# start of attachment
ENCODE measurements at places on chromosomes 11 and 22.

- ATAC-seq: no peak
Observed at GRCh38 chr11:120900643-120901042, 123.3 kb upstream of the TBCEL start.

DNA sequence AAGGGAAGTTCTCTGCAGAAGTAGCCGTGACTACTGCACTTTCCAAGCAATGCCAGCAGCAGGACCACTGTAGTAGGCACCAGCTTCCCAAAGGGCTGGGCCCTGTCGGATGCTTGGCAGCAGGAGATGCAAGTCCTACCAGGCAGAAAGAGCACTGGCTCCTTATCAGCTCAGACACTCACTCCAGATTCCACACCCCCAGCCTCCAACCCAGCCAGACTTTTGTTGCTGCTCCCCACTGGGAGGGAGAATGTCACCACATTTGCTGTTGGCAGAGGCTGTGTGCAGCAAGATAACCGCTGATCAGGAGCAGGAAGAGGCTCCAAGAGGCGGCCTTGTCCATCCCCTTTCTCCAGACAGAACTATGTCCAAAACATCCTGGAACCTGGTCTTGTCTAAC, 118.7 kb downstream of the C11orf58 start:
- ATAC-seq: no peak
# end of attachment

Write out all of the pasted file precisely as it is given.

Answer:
ENCODE measurements at places on chromosomes 11 and 22.

- ATAC-seq: no peak
Observed at GRCh38 chr11:120900643-120901042, 123.3 kb upstream of the TBCEL start.

DNA sequence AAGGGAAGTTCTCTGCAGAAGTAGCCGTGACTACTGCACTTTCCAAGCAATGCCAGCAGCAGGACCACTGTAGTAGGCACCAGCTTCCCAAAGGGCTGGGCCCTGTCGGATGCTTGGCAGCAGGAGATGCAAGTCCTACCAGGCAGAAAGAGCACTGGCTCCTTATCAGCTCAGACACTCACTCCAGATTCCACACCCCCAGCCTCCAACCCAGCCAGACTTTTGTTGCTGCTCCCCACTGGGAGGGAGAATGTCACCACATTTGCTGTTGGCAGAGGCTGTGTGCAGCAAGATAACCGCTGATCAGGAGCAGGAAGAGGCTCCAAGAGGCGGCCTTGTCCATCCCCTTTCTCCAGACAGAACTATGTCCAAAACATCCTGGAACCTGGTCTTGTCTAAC, 118.7 kb downstream of the C11orf58 start:
- ATAC-seq: no peak